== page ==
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The Dynamics of Exclusion and Fiscal Conservatism

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  • Gilles Saint-Paul

    (Université des Sciences Sociales, Toulouse)

Abstract

This paper studies the impact of income inequality on fiscal conservatism when an increase in inequality essentially affects the bottom of the income distribution. It is argued that, contrary to what is generally assumed in the economic literature, inequality will then be associated will less, rather than more, redistributive taxation. Furthermore, if the poor are liquidity constrained then the positive association between inequality and fiscal conservatism will increase the persistence in the dynamics of income distribution and possibly lead to multiple steady states. (Copyright: Elsevier)

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File URL: http://dx.doi.org/10.1006/redy.2000.0113
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Bibliographic Info

Article provided by Elsevier for the Society for Economic Dynamics in its journal Review of Economic Dynamics.

Volume (Year): 4 (2001)
Issue (Month): 2 (April)
Pages: 275-302

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Handle: RePEc:red:issued:v:4:y:2001:i:2:p:275-302

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Related research

Keywords: political economy; income distribution; human capital; poverty; exclusion; inequality; path dependence;

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  1. Jeremy I. Bulow & Lawrence H. Summers, 1986. "A Theory of Dual Labor Markets with Application to Industrial Policy, Discrimination and Keynesian Unemployment," NBER Working Papers 1666, National Bureau of Economic Research, Inc.
  2. Alesina, Alberto & Rodrik, Dani, 1994. "Distributive Politics and Economic Growth," The Quarterly Journal of Economics, MIT Press, vol. 109(2), pages 465-90, May.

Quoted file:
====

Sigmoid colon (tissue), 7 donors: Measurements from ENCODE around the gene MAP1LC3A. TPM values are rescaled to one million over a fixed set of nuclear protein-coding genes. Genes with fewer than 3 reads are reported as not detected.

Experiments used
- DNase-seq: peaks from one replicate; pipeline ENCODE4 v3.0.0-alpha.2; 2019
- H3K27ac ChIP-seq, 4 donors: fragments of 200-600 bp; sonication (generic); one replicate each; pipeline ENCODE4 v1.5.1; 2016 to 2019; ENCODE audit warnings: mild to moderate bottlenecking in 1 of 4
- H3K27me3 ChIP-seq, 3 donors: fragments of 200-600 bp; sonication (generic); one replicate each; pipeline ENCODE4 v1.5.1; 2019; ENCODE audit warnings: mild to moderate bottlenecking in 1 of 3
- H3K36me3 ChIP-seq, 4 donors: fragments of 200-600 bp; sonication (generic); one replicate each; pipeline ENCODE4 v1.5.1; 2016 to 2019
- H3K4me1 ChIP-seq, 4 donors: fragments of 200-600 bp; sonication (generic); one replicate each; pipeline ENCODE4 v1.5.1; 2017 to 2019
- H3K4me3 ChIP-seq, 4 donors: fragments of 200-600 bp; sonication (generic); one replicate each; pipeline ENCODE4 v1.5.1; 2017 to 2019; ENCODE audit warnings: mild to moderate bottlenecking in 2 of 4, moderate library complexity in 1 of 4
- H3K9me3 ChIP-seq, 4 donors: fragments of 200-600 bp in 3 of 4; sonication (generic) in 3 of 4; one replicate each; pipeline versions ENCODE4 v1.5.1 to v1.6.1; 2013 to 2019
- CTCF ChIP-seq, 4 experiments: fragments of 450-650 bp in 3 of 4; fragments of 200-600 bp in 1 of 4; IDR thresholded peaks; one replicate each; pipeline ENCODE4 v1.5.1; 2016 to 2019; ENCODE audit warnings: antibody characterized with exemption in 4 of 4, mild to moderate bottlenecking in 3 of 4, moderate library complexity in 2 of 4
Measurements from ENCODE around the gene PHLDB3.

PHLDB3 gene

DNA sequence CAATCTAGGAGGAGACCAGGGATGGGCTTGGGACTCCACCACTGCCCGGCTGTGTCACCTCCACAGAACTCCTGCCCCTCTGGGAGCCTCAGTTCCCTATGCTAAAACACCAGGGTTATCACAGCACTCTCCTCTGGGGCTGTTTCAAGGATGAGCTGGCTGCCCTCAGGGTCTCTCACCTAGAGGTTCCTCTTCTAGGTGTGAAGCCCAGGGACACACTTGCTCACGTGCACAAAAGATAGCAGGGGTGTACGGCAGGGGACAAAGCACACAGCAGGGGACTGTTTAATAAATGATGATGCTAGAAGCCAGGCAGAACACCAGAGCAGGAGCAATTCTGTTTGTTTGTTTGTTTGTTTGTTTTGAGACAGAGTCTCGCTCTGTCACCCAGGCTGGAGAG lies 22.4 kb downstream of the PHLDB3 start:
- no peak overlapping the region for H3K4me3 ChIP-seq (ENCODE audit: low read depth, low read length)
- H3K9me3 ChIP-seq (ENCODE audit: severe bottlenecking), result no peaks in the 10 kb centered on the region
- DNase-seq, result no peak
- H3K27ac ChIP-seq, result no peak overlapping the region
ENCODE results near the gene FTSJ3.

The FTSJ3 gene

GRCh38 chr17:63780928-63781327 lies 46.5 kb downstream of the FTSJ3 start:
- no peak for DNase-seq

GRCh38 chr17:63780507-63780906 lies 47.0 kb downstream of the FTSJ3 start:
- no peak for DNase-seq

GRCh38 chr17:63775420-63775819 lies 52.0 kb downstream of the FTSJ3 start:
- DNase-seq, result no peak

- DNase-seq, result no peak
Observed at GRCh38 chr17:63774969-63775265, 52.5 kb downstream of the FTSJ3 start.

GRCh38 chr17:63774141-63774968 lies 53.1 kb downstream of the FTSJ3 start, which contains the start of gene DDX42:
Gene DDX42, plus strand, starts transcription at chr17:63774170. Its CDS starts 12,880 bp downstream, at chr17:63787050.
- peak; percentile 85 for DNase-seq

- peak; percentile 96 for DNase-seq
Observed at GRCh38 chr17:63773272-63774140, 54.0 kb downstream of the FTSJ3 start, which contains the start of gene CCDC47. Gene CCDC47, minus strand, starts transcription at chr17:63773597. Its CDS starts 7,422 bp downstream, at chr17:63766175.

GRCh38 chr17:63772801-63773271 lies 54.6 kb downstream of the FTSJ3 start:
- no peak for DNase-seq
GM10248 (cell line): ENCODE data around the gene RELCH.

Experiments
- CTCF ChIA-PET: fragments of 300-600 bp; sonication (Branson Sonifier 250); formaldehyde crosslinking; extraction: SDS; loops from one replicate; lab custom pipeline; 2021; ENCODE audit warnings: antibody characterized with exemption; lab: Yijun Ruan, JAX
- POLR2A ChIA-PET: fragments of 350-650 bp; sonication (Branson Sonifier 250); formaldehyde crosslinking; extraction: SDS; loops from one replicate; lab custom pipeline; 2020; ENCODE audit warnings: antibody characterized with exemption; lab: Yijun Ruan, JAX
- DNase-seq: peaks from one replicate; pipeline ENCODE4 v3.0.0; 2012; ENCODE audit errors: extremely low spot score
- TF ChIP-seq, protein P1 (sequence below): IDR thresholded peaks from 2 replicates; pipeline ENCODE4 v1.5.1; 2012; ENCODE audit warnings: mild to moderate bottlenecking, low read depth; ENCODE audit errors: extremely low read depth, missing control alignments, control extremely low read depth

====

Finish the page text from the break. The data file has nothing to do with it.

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  4. Loury, Glenn C, 1981. "Intergenerational Transfers and the Distribution of Earnings," Econometrica, Econometric Society, vol. 49(4), pages 843-67, June.
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  6. Saint-Paul, G., 1994. "The Dynamics of Exclusion and Fiscal Conservatism," DELTA Working Papers 94-15, DELTA (Ecole normale supérieure).
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  8. Galor, Oded & Zeira, Joseph, 1988. "Income Distribution and Macroeconomics," MPRA Paper 51644, University Library of Munich, Germany, revised 01 Sep 1989.
  9. Rothschild, Michael & Stiglitz, Joseph E., 1970. "Increasing risk: I. A definition," Journal of Economic Theory, Elsevier, vol. 2(3), pages 225-243, September.
  10. Abhijit Banerjee & Andrew F. Newman, 1989. "Risk-Bearing and the Theory of Income Distribution," Discussion Papers 877, Northwestern University, Center for Mathematical Studies in Economics and Management Science.
  11. Xavier Sala-i-Martin, 1995. "A positive theory of social security," Economics Working Papers 108, Department of Economics and Business, Universitat Pompeu Fabra.
  12. Piketty, Thomas, 1997. "The Dynamics of the Wealth Distribution and the Interest Rate with Credit Rationing," Review of Economic Studies, Wiley Blackwell, vol. 64(2), pages 173-89, April.
  13. Saint-Paul, Gilles & Verdier, Thierry, 1993. "Education, democracy and growth," Journal of Development Economics, Elsevier, vol. 42(2), pages 399-407, December.
  14. Meltzer, Allan H & Richard, Scott F, 1981. "A Rational Theory of the Size of Government," Journal of Political Economy, University of Chicago Press, vol. 89(5), pages 914-27, October.
  15. Lars Osberg, 1998. "Economic Insecurity," Discussion Papers 0088, University of New South Wales, Social Policy Research Centre.
  16. Azariadis, Costas & Drazen, Allan, 1990. "Threshold Externalities in Economic Development," The Quarterly Journal of Economics, MIT Press, vol. 105(2), pages 501-26, May.
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